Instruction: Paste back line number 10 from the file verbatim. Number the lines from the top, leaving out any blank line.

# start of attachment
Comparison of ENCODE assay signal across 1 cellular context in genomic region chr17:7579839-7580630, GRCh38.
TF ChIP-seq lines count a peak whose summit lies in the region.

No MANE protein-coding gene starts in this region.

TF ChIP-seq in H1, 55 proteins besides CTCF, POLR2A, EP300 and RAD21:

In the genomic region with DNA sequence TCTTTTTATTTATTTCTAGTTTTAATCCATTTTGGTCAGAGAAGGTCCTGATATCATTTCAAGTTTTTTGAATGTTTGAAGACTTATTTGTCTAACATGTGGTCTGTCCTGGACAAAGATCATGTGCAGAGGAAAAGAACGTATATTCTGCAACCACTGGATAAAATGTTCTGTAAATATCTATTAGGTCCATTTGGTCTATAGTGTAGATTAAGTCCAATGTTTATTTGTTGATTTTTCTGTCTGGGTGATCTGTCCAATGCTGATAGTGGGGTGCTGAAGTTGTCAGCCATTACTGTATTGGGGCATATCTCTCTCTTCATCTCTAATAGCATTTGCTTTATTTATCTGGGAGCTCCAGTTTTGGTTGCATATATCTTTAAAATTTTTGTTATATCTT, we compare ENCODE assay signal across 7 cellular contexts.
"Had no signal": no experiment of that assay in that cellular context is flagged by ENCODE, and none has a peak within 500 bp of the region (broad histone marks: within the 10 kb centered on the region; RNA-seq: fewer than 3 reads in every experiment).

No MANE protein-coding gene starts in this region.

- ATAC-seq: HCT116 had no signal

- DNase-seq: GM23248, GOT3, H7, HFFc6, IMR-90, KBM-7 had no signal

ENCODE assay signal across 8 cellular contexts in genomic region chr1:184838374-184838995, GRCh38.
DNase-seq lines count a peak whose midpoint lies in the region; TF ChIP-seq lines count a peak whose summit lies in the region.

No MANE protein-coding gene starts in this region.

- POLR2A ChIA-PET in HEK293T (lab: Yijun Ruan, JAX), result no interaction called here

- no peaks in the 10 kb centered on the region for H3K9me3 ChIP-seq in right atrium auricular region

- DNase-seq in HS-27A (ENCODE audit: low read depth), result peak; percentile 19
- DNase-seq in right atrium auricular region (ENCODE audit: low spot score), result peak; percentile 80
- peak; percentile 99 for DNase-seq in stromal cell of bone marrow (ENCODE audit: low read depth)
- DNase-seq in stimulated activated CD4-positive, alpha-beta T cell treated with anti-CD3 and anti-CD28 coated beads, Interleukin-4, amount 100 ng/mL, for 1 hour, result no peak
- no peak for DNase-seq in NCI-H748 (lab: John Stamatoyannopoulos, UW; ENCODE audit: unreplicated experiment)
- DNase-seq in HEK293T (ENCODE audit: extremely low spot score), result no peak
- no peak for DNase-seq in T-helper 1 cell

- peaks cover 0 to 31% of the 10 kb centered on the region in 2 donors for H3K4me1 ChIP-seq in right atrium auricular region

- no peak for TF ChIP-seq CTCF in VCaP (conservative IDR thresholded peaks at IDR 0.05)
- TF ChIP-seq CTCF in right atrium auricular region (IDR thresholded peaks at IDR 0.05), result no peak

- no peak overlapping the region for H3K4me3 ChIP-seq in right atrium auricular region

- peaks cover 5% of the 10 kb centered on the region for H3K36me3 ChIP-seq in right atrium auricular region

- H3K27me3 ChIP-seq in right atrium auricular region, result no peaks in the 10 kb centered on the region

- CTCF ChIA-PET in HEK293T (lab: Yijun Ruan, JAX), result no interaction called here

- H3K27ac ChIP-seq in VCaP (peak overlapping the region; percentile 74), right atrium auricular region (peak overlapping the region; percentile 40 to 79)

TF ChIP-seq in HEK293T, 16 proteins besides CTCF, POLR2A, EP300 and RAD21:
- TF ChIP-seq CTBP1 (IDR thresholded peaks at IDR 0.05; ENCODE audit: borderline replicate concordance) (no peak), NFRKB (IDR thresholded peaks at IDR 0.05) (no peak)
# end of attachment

ENCODE assay signal across 8 cellular contexts in genomic region chr1:184838374-184838995, GRCh38.